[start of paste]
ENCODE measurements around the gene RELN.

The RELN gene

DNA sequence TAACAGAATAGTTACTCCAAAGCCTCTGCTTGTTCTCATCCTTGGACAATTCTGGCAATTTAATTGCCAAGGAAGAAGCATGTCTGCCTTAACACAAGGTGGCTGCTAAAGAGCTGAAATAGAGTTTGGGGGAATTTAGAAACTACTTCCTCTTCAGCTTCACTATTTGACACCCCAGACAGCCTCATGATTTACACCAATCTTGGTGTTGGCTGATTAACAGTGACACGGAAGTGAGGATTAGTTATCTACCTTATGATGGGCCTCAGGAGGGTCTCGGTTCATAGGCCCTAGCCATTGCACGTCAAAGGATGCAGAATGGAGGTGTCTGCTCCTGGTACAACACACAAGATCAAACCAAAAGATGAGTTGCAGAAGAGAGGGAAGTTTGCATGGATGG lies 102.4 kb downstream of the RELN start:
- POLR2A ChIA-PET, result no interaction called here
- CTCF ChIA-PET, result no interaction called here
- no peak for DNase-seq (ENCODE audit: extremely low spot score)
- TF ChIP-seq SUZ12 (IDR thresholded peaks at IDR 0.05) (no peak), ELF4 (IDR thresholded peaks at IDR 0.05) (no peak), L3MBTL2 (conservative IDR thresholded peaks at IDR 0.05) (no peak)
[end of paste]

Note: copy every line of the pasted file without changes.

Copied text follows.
ENCODE measurements around the gene RELN.

The RELN gene

DNA sequence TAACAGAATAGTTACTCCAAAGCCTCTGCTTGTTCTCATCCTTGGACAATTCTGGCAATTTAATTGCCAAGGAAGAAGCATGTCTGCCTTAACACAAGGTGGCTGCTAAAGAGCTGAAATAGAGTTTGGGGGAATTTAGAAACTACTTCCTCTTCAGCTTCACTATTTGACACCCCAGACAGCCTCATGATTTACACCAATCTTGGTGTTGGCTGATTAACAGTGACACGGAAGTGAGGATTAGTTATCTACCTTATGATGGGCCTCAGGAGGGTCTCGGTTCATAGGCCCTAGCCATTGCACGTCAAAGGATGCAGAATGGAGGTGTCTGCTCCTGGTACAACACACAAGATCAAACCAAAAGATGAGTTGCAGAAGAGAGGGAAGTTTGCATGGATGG lies 102.4 kb downstream of the RELN start:
- POLR2A ChIA-PET, result no interaction called here
- CTCF ChIA-PET, result no interaction called here
- no peak for DNase-seq (ENCODE audit: extremely low spot score)
- TF ChIP-seq SUZ12 (IDR thresholded peaks at IDR 0.05) (no peak), ELF4 (IDR thresholded peaks at IDR 0.05) (no peak), L3MBTL2 (conservative IDR thresholded peaks at IDR 0.05) (no peak)